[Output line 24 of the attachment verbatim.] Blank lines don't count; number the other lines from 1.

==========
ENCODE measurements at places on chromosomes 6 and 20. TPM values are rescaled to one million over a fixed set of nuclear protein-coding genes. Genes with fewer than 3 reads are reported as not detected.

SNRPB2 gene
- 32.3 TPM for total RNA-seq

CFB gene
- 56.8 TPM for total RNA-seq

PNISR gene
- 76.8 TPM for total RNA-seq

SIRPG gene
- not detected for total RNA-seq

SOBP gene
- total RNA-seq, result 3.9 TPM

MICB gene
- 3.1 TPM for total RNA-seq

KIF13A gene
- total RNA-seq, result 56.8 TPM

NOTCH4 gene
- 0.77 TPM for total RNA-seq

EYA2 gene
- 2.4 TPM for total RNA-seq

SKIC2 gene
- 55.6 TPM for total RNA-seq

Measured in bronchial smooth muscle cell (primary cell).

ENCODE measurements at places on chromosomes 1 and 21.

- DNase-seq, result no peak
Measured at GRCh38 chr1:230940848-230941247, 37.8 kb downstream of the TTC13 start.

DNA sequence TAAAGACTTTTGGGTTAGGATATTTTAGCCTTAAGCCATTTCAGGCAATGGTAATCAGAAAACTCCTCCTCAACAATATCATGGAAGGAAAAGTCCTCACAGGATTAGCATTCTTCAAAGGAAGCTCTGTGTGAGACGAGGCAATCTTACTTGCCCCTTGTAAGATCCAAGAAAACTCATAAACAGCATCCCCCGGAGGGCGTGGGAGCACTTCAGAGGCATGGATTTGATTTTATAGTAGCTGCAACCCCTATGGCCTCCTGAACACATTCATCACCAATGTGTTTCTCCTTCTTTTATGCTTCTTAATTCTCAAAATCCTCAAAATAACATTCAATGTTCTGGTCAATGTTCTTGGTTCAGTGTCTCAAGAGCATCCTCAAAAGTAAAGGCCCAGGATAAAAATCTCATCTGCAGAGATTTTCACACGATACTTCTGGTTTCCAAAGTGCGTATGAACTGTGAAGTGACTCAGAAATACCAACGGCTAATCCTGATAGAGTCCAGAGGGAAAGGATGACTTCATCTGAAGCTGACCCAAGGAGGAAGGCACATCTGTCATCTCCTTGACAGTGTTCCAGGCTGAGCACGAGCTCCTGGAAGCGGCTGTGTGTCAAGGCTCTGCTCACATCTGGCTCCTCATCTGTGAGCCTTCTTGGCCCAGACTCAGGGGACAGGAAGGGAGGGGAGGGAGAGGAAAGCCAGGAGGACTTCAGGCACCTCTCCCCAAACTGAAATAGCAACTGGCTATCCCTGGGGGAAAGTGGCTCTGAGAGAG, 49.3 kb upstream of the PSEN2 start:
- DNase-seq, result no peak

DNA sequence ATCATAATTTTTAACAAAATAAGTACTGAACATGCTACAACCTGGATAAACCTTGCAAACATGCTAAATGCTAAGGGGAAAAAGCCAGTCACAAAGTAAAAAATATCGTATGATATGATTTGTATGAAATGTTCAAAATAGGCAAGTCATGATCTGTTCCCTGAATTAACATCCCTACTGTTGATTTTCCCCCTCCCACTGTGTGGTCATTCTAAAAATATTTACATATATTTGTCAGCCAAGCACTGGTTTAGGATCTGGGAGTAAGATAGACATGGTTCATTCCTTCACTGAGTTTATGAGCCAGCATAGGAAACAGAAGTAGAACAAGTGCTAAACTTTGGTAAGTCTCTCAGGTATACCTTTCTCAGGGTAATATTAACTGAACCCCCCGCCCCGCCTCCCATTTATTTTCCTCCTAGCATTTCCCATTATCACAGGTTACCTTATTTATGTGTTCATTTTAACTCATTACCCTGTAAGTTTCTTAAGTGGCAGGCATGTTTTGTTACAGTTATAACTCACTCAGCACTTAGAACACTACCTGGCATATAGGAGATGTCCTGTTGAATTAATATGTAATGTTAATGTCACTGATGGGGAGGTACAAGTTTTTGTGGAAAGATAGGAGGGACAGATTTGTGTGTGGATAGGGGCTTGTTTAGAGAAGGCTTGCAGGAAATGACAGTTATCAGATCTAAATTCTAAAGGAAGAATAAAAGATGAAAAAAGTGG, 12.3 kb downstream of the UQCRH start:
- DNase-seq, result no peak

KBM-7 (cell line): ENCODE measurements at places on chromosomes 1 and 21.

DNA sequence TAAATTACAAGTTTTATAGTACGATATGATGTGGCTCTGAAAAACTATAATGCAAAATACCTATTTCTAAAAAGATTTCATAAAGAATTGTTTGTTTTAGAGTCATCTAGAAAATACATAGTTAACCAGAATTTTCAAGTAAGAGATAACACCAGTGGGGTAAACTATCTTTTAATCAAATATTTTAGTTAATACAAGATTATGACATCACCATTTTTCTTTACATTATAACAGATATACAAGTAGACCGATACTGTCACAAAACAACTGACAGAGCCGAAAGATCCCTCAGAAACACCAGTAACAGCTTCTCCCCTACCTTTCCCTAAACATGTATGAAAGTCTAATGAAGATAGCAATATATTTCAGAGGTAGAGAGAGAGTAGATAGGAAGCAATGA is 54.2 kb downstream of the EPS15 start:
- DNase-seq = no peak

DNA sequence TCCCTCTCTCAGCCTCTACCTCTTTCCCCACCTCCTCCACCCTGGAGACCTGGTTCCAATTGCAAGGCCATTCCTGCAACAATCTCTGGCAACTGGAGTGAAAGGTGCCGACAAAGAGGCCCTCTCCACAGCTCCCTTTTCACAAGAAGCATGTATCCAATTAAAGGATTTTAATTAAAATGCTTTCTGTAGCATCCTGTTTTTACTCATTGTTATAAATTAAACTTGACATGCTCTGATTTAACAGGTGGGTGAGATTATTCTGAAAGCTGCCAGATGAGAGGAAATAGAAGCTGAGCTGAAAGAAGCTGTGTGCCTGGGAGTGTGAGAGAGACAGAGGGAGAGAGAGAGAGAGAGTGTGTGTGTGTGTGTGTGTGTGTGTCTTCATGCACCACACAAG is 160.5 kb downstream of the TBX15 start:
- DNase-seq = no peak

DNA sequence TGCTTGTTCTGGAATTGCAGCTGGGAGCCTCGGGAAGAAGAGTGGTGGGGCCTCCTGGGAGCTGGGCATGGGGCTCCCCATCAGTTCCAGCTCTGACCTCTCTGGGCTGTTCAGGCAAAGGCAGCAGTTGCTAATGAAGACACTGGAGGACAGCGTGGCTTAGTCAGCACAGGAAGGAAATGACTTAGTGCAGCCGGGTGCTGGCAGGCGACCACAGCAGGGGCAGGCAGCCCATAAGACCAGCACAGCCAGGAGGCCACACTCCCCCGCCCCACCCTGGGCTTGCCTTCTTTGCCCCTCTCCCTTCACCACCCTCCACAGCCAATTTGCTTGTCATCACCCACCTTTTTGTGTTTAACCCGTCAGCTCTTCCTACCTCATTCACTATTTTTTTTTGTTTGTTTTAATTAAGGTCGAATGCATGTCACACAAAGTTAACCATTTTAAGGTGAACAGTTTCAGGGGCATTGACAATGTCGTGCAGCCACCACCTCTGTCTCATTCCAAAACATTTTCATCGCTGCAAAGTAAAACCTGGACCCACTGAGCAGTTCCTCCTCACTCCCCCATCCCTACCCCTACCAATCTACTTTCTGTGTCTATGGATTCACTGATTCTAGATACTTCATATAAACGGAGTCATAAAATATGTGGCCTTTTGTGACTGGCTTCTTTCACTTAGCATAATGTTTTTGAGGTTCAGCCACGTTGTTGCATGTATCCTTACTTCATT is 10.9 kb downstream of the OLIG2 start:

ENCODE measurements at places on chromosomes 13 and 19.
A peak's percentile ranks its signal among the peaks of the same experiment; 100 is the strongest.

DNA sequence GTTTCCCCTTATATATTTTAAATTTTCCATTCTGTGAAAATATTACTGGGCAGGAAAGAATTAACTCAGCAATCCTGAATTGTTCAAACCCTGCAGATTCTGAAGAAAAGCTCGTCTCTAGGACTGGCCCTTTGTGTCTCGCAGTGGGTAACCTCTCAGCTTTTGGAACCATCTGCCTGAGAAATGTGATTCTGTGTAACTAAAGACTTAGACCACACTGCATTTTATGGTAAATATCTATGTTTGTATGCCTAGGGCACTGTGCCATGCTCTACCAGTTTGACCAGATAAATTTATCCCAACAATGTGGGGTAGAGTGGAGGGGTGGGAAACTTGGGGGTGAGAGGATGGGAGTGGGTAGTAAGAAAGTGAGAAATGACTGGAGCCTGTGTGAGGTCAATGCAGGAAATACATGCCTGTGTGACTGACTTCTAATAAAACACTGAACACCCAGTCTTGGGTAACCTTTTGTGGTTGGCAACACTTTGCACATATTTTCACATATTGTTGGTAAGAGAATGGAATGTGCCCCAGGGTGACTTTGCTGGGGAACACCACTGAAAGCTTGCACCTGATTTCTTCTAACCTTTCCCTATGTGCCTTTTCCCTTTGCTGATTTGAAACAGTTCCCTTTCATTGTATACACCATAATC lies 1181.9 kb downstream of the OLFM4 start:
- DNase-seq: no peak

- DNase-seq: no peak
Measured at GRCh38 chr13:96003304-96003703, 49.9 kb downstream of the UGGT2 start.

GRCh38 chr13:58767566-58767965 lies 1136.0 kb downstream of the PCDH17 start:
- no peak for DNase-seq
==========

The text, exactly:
- DNase-seq, result no peak